Last week’s Boston Globe has a story about the recent dismissal of a criminal case against two Boston city officials for their involvement with an alleged union extortion scheme designed to pressure non-union businesses to give work to members of the local Teamsters Union. (The reporters were kind enough to seek my comments for the article.) The case in Boston is notable because its outcome diverges from similar cases brought in Philadelphia and New York, which resulted in convictions.
A. Background on the Hobbs Act.
Federal indictments under the Hobbs Act, 18 U.S.C. Section 1951, for actions taken to “entice” non-union contractors and developers to hire union members is a subject matter that I have written about on this blog. The reason for my interest is not only because I represent a number of merit shop contractors and developers (as well as union contractors) but because of several recent high profile cases indicting union officials for extorting contractors and developers into hiring union members. Those in Philadelphia are aware of the indictments involving Ironworkers Local 401, which involved its use of “goon squads” and other tactics to obtain work for its members and signatory contractors. That indictment ultimately lead to the conviction of several Ironworkers, including its President. That case came on the heals of a similar case involving the Operating Engineers.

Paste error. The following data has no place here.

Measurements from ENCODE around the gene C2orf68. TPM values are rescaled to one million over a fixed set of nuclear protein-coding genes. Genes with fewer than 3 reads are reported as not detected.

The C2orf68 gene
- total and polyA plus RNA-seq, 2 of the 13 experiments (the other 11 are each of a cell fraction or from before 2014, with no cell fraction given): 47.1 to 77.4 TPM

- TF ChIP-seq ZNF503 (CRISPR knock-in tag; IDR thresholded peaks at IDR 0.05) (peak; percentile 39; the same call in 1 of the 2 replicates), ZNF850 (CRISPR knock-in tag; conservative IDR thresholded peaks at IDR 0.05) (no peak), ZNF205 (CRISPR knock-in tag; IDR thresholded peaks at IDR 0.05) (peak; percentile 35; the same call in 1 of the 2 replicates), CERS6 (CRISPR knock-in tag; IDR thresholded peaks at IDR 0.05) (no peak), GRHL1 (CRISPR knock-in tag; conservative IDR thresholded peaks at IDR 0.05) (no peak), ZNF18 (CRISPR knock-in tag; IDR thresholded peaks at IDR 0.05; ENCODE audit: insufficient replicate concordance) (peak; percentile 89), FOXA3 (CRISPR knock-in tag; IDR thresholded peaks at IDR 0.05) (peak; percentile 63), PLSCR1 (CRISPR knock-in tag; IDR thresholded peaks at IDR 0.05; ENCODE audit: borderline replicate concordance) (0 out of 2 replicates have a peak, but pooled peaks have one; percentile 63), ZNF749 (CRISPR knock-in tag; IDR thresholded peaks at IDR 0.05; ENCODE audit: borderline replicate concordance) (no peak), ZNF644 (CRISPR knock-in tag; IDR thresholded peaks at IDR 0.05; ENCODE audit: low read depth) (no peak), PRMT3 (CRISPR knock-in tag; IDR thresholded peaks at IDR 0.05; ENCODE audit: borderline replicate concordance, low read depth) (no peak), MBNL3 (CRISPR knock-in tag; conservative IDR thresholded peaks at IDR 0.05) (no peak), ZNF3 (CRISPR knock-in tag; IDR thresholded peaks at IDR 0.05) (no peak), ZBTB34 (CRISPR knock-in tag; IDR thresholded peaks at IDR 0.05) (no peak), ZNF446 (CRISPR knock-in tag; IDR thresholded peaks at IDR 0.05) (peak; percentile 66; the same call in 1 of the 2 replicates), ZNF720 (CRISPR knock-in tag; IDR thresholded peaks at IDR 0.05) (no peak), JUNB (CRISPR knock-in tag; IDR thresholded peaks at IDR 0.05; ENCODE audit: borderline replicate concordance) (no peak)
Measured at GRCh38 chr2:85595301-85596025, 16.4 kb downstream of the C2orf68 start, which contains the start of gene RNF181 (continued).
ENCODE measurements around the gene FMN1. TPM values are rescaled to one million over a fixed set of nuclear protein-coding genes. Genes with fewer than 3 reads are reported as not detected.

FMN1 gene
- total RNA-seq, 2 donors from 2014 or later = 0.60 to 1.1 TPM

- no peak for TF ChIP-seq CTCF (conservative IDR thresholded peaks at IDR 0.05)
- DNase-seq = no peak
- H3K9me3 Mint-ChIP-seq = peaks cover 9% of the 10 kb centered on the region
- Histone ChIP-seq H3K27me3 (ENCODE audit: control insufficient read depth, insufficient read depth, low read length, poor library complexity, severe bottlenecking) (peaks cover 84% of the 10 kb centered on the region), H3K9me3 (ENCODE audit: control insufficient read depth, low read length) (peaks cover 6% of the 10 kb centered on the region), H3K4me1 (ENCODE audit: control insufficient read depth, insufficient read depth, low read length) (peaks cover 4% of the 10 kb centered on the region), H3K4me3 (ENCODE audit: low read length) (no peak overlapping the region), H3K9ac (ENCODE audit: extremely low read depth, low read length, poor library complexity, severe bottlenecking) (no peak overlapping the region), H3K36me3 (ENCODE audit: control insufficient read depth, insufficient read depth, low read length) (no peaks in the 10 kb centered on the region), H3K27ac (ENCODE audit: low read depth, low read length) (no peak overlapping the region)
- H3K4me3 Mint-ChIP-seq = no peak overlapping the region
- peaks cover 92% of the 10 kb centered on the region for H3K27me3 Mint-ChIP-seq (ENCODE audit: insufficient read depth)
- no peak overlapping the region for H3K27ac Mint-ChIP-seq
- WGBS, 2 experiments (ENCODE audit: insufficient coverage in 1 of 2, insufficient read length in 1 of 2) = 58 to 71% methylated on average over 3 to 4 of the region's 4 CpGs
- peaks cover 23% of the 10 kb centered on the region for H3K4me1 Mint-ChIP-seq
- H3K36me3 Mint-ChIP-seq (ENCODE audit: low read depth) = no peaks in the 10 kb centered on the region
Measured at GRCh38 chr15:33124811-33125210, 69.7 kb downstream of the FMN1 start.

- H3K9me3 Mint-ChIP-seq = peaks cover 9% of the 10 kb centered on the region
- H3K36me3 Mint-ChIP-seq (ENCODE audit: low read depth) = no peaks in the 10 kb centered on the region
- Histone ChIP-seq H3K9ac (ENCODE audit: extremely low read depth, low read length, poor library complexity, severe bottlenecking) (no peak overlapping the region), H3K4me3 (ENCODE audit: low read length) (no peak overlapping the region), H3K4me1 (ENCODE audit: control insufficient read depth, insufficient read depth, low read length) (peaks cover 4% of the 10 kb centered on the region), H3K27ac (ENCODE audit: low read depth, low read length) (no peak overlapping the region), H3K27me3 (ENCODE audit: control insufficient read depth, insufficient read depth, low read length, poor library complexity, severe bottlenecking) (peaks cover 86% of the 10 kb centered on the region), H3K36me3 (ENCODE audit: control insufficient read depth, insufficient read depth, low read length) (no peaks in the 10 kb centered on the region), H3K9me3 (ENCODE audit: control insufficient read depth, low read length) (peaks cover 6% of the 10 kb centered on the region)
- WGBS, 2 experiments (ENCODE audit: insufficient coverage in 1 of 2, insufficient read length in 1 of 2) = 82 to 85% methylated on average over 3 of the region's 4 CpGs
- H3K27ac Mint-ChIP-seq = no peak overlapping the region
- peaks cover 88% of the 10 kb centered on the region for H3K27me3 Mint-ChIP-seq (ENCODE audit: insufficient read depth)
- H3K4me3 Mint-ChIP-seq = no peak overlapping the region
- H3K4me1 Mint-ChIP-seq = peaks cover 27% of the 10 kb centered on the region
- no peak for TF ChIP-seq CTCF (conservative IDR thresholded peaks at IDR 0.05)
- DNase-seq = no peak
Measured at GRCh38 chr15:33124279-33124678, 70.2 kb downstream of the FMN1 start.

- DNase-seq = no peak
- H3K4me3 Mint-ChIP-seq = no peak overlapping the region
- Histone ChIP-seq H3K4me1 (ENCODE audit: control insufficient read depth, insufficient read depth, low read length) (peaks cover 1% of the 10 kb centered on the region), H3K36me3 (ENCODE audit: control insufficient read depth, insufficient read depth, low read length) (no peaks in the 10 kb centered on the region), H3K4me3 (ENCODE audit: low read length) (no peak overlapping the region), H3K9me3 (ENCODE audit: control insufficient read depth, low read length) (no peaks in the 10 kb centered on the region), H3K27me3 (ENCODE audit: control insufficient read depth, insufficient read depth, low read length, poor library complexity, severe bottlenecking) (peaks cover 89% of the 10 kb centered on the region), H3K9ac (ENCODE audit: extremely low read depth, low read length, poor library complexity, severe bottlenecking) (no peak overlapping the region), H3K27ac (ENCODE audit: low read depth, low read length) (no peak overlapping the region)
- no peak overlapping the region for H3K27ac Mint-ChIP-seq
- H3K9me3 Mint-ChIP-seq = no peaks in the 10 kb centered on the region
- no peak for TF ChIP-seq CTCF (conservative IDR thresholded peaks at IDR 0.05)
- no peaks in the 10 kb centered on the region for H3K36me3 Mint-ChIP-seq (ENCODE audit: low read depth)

The Hobbs Act makes it a federal crime to extort or attempt to extort a business or individual engaged in interstate commerce. However, the common understanding of extortion differs from the technical meaning of extortion found in the Hobbs Act. Under the Hobbs Act “the term “extortion” means the obtaining of property from another, with his consent, induced by wrongful use of actual or threatened force, violence, or fear, or under color of official right.” (The reason for my highlighting of these terms will become clear in a minute.)